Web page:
This Premier League season is proving to be as difficult as last year for Leicester City. Having hauled themselves out of the wreckage last season to eventually finish 12th in the table, they have struggled to build momentum in the early weeks of the new campaign.

Chief among Craig Shakespeare's problems is a lack of goals throughout the squad. Jamie Vardy has started the season in fine form, with five goals to his name already, but played through the pain barrier in the 0-0 draw at Bournemouth last weekend.

With the striker sitting out England's World Cup qualifiers against Slovenia and Lithuania, there is a possibility that Leicester may have to do without their striker in one or two of the games to come.

Even if Vardy makes a full recovery and plays in the Foxes' next match, at home to West Bromwich Albion, it's time for the rest of the team to start chipping in regularly as they try to climb their way up the table and away from the relegation zone.


Leicester have scored nine goals this season. That's not a terrible return. In fact, it's more than any other team in the league's bottom half and even more than Burnley, who are sixth. However, eight of those nine goals have been scored by either Vardy or Shinji Okazaki.

Yes, it's true that strikers are in the team to score goals: that is their job after all, but if you look at the Leicester side that memorably clinched the Premier League title in the 2015/16 season, goals were spread throughout every area.

By the end of the season, 13 different players had scored as Ranieri's men defied logical expectations and clinched the Premier League crown. At this point, though, the Foxes had six different goalscorers after seven games, doubling this season's tally, with Vardy, Riyad Mahrez, Marc Albrighton, Ritchie De Laet, Nathan Dyer and Okazaki all having opened their accounts.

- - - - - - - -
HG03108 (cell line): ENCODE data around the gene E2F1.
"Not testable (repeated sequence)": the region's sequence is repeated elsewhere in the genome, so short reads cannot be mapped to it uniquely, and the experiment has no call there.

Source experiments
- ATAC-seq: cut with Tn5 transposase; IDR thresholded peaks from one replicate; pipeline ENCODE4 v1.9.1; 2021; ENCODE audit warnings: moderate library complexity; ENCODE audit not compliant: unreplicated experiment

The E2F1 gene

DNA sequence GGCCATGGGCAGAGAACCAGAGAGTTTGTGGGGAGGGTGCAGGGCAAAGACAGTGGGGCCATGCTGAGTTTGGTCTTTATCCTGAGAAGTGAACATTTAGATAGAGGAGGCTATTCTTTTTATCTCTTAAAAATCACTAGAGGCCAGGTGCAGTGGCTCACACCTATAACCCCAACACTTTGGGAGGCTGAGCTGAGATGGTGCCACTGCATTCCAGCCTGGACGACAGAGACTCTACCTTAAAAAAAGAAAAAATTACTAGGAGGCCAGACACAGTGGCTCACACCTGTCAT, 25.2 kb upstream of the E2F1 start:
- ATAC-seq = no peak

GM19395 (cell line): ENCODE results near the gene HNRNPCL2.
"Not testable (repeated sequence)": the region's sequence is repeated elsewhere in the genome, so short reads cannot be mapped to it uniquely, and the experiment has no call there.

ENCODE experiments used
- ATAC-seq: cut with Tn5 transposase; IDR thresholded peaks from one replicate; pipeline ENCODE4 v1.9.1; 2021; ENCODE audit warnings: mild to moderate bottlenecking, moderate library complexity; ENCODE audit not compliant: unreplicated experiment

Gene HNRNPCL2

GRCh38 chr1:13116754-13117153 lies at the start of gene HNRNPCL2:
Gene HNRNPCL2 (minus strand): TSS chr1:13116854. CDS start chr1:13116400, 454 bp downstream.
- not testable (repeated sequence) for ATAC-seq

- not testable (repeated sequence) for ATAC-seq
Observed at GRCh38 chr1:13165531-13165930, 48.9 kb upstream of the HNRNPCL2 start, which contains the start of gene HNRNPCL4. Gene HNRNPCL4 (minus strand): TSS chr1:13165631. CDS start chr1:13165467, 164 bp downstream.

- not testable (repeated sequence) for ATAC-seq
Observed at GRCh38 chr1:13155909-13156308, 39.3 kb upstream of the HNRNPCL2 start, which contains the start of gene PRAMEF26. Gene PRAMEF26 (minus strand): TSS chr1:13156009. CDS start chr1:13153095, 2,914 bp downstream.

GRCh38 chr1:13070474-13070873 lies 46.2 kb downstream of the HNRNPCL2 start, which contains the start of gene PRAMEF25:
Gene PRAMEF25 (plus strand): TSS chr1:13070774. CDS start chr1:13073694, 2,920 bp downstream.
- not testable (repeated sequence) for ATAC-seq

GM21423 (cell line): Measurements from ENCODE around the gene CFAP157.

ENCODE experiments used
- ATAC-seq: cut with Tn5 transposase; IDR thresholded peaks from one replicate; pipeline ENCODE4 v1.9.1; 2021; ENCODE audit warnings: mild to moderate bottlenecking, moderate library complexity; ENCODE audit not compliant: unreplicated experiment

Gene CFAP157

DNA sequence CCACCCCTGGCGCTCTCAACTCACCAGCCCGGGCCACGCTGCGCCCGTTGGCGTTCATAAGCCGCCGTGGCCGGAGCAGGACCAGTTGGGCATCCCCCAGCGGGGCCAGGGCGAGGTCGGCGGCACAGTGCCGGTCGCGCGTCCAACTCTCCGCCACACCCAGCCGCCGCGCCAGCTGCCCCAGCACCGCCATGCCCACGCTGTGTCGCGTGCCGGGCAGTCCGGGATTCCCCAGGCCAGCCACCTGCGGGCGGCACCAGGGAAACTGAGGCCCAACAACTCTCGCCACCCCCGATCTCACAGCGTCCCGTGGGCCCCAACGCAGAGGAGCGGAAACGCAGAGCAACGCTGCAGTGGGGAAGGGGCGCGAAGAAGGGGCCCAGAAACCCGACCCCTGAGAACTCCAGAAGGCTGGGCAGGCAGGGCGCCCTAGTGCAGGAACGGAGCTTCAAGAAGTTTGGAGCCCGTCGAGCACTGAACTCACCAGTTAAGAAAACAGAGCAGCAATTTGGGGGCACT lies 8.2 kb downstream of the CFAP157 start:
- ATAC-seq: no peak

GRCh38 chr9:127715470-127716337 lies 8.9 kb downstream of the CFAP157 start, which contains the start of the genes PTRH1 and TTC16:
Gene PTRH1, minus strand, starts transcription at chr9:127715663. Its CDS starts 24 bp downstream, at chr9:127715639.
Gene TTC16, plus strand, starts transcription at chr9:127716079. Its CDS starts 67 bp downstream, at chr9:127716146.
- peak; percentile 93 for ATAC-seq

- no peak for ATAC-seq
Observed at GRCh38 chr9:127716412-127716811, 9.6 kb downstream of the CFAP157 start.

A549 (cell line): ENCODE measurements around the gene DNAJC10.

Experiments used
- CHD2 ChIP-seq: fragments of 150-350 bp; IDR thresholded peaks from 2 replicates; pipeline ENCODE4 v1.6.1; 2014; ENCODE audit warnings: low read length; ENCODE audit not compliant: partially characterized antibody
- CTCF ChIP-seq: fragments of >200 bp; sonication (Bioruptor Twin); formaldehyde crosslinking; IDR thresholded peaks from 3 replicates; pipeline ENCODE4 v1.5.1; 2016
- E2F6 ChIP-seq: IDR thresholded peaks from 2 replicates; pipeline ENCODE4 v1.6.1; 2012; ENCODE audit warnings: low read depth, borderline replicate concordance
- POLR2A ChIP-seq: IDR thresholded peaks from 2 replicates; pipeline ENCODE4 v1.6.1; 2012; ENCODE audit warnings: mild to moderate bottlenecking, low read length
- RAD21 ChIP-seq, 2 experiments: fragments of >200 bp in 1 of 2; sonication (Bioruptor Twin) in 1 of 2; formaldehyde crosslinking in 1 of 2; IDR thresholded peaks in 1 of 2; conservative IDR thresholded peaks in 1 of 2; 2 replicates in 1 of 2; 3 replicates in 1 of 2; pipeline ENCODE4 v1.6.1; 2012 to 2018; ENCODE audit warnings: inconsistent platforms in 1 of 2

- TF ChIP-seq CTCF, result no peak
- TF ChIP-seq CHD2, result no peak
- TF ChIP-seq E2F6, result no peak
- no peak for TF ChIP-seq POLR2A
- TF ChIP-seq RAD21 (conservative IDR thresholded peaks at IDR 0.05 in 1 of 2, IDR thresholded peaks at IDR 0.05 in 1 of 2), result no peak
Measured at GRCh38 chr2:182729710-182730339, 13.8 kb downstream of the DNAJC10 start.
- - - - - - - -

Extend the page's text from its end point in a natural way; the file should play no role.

In seven games this season, only Harry Maguire has chipped in outside of Vardy and Okazaki's contributions, with a header to round off the 2-0 win against Brighton & Hove Albion back in August.

With the possibility of time out for Vardy looking increasingly likely, it's time for some of the misfiring Foxes to step up.


One of Leicester's biggest problems this season has been the form of Mahrez. After announcing his desire to leave in the summer, the Algerian playmaker has seen his popularity take a hit at the King Power Stadium, while uninspiring recent performances prompted Shakespeare to drop him for the trip to Bournemouth.

But the 26-year-old has recently looked like a forlorn shadow of the dynamite winger who terrorised defences during that title-winning campaign when he scored 17 league goals and added 11 assists.

This year is a different story. Mahrez is yet to score while his corner for Maguire's header against Brighton is the last assist he notched.

In the recent 3-2 defeat to Liverpool, Mahrez was very much on the periphery of proceedings, offering sporadic flickers of promise but ultimately remaining ineffective. He was subbed off after 61 minutes, having completed only 69% of his passes, made just one key pass and failing to register a shot on target.

The problem with Mahrez is that he has the ability to shape and influence Leicester's fortunes in the final third. When he isn't performing, there are subsequently fewer chances for his teammates to score.

According to the Premier League's official website, Mahrez has only created one ‘big chance' this season and, if he doesn't dramatically improve his productivity, he may not get that move away he clearly desires.